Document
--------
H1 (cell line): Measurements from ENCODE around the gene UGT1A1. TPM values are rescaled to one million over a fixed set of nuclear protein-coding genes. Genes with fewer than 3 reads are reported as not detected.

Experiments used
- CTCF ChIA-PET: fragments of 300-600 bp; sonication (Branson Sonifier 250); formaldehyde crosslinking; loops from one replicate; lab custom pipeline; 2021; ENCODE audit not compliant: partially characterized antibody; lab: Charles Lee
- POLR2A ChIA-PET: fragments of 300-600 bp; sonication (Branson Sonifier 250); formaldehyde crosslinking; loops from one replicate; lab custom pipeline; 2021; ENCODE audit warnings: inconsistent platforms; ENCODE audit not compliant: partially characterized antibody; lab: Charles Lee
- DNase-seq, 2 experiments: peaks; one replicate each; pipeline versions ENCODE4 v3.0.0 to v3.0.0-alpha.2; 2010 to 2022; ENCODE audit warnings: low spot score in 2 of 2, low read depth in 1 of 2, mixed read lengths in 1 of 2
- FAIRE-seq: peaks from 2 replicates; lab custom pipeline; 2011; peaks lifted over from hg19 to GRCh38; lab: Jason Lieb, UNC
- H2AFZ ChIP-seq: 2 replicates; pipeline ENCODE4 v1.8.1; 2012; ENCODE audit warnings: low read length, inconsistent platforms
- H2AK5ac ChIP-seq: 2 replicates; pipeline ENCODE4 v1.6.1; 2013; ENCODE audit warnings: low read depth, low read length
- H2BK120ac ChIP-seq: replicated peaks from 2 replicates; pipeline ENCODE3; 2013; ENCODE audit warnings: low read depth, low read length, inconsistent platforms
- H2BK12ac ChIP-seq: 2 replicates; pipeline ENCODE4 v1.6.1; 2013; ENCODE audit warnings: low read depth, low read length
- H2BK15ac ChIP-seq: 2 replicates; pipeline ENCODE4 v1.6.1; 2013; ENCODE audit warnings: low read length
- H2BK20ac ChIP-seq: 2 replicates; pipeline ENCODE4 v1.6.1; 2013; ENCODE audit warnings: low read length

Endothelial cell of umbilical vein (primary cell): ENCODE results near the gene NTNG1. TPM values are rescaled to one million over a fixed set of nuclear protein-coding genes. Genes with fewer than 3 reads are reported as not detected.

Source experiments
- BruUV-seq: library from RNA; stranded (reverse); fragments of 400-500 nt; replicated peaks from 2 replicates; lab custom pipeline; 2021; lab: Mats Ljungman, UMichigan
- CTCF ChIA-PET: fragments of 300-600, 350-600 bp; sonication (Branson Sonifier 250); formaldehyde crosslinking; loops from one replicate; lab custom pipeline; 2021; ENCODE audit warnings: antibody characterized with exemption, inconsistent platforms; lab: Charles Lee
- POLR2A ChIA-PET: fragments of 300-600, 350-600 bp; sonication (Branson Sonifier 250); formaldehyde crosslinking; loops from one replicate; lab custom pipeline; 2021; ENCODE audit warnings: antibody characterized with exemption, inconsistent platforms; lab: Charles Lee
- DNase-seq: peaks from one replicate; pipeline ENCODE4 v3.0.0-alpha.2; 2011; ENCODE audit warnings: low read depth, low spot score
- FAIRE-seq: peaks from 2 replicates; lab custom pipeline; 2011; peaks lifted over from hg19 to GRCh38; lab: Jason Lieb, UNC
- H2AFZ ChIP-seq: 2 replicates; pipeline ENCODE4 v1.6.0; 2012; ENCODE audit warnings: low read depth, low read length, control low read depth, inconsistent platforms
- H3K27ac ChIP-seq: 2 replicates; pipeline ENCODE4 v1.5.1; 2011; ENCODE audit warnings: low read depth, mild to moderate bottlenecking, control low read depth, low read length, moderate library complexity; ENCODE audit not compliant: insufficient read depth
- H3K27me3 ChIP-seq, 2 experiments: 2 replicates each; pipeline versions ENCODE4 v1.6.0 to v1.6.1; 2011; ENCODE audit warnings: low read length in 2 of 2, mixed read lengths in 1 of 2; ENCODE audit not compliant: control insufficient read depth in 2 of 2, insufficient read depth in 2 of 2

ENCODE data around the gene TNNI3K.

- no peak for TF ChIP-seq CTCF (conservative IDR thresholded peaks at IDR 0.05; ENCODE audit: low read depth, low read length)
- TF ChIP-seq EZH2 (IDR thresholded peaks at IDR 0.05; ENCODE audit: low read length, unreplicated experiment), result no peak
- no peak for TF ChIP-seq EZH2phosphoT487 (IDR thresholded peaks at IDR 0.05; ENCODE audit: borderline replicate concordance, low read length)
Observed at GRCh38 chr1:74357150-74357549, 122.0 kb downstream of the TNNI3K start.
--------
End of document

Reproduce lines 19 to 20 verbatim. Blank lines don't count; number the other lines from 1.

- FAIRE-seq: peaks from 2 replicates; lab custom pipeline; 2011; peaks lifted over from hg19 to GRCh38; lab: Jason Lieb, UNC
- H2AFZ ChIP-seq: 2 replicates; pipeline ENCODE4 v1.6.0; 2012; ENCODE audit warnings: low read depth, low read length, control low read depth, inconsistent platforms